|Fate||Acquired in 1988|
|Key people||Henry Isaac Rowntree
Rowntree was an English confectionery business based in York. Rowntree developed the Kit Kat, Smarties and Aero brands in the 1930s, and acquired the Rolo and Quality Street brands when it acquired John Mackintosh & Co in 1969.
Founded in 1862, the company developed strong associations with Quaker philanthropy. Throughout much of the nineteenth and twentieth centuries, it was one of the big three confectionery manufacturers in Britain, alongside Cadbury and Fry. By the time the company was acquired by Nestlé in 1988 it was the fourth largest confectionery manufacturer in the world. The Rowntree brand continues to be used to market Nestlé's jelly sweet brands, such as Fruit Pastilles and Fruit Gums, and York acts as the global headquarters of Nestlé's confectionery operations.
In 1862, Rowntree's was founded at Castlegate, York by Henry Isaac Rowntree, as the company manager bought out the Tuke family. In 1864 Rowntree acquired an old iron foundry at Tanners Moat for £1,000, and moved production there. In 1869 the factory was staffed by 12 men. By 1869 Rowntree was in financial difficulties and his brother, Joseph Rowntree, joined him in full partnership, and H.I. Rowntree & Co was formally established. In 1881, Rowntree introduced Fruit Pastilles, competing against French imports of the time, and the product proved to be a great success, accounting for about 25 percent of the company's tonnage by 1887. This success allowed the company to invest in a Van Houten press, which enabled it to produce chocolate with the cocoa butter removed, in order to compete with Cadbury's successful Cocoa Essence. In the 1890s, Rowntree transformed from a small family business into a large-scale manufacturer, as sales more than quadrupled due to an increased demand among the public for confectionery.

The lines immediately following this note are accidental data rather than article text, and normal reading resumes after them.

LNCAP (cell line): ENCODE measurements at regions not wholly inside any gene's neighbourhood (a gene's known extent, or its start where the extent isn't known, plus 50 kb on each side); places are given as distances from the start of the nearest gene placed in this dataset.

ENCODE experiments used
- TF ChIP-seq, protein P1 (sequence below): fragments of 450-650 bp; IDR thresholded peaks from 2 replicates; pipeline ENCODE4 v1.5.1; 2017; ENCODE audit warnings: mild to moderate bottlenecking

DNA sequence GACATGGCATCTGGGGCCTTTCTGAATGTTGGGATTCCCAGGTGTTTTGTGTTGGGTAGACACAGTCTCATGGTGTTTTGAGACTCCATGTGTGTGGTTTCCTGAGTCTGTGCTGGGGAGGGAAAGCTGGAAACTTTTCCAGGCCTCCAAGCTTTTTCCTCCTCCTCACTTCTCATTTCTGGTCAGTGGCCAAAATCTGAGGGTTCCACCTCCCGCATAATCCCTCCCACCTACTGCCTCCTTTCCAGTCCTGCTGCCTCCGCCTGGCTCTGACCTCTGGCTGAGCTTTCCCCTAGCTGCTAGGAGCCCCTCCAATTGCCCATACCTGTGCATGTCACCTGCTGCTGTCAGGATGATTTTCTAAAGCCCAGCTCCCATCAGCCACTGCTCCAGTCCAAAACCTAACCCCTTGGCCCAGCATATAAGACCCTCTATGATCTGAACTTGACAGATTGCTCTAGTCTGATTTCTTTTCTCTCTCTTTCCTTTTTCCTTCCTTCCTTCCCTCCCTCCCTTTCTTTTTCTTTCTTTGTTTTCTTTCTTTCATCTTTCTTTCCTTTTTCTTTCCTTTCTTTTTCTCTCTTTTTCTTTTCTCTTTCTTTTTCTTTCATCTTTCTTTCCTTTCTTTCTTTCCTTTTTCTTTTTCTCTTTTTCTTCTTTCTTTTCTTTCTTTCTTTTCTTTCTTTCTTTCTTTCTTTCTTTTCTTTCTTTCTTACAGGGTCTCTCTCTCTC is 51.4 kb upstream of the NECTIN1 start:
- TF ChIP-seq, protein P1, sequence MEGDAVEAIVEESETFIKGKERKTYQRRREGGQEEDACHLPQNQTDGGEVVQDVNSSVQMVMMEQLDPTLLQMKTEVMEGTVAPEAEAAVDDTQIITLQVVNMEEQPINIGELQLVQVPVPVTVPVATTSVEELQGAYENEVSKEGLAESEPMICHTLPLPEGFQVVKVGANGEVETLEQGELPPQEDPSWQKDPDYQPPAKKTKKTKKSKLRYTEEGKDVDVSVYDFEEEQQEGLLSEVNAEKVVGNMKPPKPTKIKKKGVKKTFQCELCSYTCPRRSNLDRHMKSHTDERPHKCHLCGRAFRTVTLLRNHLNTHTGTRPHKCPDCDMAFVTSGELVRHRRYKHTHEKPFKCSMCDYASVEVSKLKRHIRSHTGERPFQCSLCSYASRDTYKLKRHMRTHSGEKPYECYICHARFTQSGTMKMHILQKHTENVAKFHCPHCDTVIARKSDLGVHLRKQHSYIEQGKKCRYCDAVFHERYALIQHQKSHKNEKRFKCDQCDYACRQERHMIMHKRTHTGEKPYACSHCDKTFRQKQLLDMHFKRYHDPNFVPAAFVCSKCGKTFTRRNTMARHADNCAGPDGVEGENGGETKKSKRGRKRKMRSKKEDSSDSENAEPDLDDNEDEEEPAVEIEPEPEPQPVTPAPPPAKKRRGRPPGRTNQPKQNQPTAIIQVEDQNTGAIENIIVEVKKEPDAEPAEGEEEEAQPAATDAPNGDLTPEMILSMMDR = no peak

In 1890, in order to cater for this increased demand, Rowntree acquired a 20 acre site at Haxby Road on the outskirts of York. The Tanners Moat site had become too small for Rowntree's needs, and the company had noted the success of Cadbury's purpose-built factory in Bourneville.
Robert Fitzgerald has accused the company of being slow in new product development and marketing compared to its major competitor of the period, Cadbury. Fitzgerald suggests that Joseph Rowntree imitated the successes of competitors, (Cadbury's Cocoa Essence, French fruit pastilles) and that under his leadership, the company did not introduce any innovations of its own.
1900 to 1945
Rowntree had struggled to make a milk chocolate product of comparable quality or value to Cadbury's Dairy Milk. Joseph Rowntree even described the growing market for milk chocolate as a fad. Rowntree's poor performance in the category became a major problem from 1914 onwards, as British public preference continued to move towards milk chocolate, and away from the more bitter cocoa essence products. Rowntree's two major rivals, Cadbury and Fry, merged in 1918, and although Rowntree was invited to partake in the merger, the company declined to do so. Meanwhile, the Rowntree board was torn as to whether it should become a low turnover, high quality product company or a mass producer of cheaper lines. Seebohm Rowntree inherited a struggling company when he succeeded his father as chairman in 1923. By 1930, as a result of all its problems Rowntree was approaching bankruptcy.